Friday, July 18, 2014

The 10 Megabit Network cometh

If I tell you that Gigabytes of Data leaves our Apartment weekly, but that internally tens or occaisionally even a hundred times more data normally flows around you will understand why it is important that all our computer, phones, or even weight scales are 

Network connected.

For reasons of performance  (but also security) we recommend   Wired Networks

And so here is a tale of the long overdue Ethernet NETWORK connection to almost the slowest computer in the house .... our IBM PC!

Back in time, let's say in the 1990's when Microsoft DOS ruled the home computer landscape, Ethernet Networking was usually tied to an Operating System.

At first this was usually Novell but with the advent of Microsoft Windows 3.11 (for Workgroups) and then later Windows 95, Microsoft began to play with gusto.

Problem Outlined
My IBM is too slow to run Microsoft Windows, and not having a 386 processor  (only an Intel 80286) it really needs to stick to a DOS based operating System.

Additional reasons are that my forensic software  (one example Image Disk by Dave Dunfield) needs DOS.

So I need to implement a TCP/IP stack under plan jane DOS

The False Start
For years I had diligently saved my best ISA format Ethernet card a 3COM 3C515 card (and discarded my other older cards)

So, imagine how surprised I was to find that it's one of the few cards that is not compatible with regular DOS!  Fine if you might be running Windows 3.1, but not for Mr DOS.

A lot of research later, followed by an eBay purchase and a wait of some weeks for the card to arrive from America ...

3Com EtherLink III 3C509TP 

This has become my saviour.  Here are the simple get it working instructions

a) Insert into old fashioned IBM PC (circa 1985, a very good year)

b) Use the stand alone  (i.e. not stack) but single 3c509 packet driver from Crynwr

Packet driver for a 3c509, version 11.0
Portions Copyright 1992, Crynwr Software
Packet driver skeleton copyright 1988-93, Crynwr Software.
This program is freely copyable; source must be available; NO WARRANTY.
See the file COPYING.DOC for details; send FAX to +1-315-268-9201 for a copy.

usage: 3c509 [options] <packet_int_no> [id_port]|[io_port]|[board_num]
   -i -- Force driver to report itself as IEEE 802.3 instead of Ethernet II.
   -d -- Delayed initialization.  Used for diskless booting
   -n -- NetWare conversion.  Converts 802.3 packets into 8137 packets
   -w -- Windows hack, obsoleted by winpkt
   -p -- Promiscuous mode disable
   -u -- Uninstall

c) Use Mike Brutman's excellent TCP stack for DOS.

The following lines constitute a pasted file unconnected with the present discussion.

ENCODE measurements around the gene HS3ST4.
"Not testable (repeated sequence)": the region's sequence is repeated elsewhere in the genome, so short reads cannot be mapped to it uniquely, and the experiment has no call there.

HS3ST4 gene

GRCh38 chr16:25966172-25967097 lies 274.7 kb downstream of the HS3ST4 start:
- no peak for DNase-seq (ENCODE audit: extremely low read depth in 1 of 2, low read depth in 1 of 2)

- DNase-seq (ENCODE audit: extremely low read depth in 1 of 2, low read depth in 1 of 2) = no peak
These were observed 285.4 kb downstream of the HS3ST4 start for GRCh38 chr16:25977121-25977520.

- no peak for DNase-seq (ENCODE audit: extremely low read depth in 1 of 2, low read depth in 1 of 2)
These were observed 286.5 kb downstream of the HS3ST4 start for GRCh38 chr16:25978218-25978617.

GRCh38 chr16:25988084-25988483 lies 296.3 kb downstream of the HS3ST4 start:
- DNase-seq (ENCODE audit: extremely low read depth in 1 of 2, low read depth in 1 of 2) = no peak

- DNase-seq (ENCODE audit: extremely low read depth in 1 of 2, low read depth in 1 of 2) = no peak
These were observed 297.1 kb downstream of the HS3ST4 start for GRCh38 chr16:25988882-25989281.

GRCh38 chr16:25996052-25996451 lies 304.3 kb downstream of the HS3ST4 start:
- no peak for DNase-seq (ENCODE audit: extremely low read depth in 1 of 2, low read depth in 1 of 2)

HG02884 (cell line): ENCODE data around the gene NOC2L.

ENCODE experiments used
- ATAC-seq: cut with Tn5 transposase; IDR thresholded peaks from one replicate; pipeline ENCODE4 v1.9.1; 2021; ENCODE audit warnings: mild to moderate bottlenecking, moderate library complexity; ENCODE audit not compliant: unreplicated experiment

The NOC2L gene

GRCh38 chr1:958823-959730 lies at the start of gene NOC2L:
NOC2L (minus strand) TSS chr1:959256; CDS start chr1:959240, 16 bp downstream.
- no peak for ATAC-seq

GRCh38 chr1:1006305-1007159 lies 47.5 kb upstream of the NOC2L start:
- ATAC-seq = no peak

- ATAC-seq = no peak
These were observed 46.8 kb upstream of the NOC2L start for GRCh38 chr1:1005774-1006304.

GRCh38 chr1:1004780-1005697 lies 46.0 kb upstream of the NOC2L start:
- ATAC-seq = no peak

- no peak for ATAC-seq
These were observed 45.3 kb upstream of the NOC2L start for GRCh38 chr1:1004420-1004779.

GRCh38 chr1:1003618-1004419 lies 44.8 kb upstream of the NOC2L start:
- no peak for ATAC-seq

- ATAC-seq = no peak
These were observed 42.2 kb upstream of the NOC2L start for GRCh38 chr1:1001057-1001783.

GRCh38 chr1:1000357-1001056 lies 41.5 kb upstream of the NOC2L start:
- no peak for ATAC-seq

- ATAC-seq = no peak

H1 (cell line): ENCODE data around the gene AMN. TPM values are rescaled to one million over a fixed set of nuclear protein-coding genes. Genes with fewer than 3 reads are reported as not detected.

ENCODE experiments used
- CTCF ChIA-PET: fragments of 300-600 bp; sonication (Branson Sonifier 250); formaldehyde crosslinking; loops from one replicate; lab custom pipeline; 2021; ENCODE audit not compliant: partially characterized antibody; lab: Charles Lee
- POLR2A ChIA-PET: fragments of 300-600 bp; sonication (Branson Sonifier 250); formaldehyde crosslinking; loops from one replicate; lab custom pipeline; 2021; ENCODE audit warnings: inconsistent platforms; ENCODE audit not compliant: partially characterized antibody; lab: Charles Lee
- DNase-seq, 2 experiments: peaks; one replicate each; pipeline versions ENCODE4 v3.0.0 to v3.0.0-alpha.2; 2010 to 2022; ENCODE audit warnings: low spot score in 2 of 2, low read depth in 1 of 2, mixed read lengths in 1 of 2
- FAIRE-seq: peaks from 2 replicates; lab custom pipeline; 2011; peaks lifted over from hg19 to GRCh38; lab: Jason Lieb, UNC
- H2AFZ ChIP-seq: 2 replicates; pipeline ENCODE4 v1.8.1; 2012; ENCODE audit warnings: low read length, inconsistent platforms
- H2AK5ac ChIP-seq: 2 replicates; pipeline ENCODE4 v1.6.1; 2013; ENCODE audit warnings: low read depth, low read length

My implementation is as follows


# mTCP FTPSrv user/password sample file
# User file format
# user password sandboxdir uploaddir permissions
# Commands with permissions: dele, mkd, rmd, rnfr, stor, appe, stou
# "all" is an alias for everything
# DOS paths are in /drive_X/path form where X is the drive letter.
# For example, e:/ftpdata is written as /drive_e/ftpdata .
# For sandboxdir, enter [none] or a full path name (drive letter included)
# For uploaddir, enter [any] or a full path name (relative if using sandbox,
#   or absolute if not using the sandbox).
mb        mypas     [none]  [any]             all
# ftp       [email]   /drive_e/ftpdata  /testdir/incoming stor stou
# anonymous [email]   /drive_e/ftpdata  /testdir/incoming stor stou
# The next line defines a readonly user - notice there are not
# permissions defined.  Don't worry about the [any] in the
# uploaddir field - it is just taking up space.
# readonly  [email]   /drive_e/ftpdata  [any]

MTU 1500
FTPSRV_PASSWORD_FILE c:\dos\mtcp\ftppass.txt

FTPSRV_LOG_FILE c:\dos\mtcp\ftplog.txt

path c:\dos622;c:\dos\useful
set comspec=c:\
set mtcpcfg=c:\dos\mtcp\tcp.cfg
c:\dos\mtcp\3c509 0x60

d) Now let's Run the server and retrieve a few files onto my Windows 2012 server.

I use the excellent Filezilla client FTP program

Everything works

How is this Useful?
For vintage computer work  (that is work with machines on the 1970 to 1980x) era that are not DOS based but perhaps running their own /proprietory/ Operating System the IBM PC is the Swiss Army Knife of computers

Programs like Dave Dunfield's IMD  (Image Disk Program) or a myriad of other Disk Analysis and recording tools can run on such a computer.

But once on this machine how to get the data into an Internet Connected Server?   Well instead of sneaker-net transferring the data 1.2Mb 5.25 inch diskette at a time I can now simply FTP it from this PC acting as a server and directly upload it to our Vintage website.   Saves a lot of time and effort!

So my deepest thanks to Dave Dunfield and Mike Brutman for all their work, making it oh so easy for me.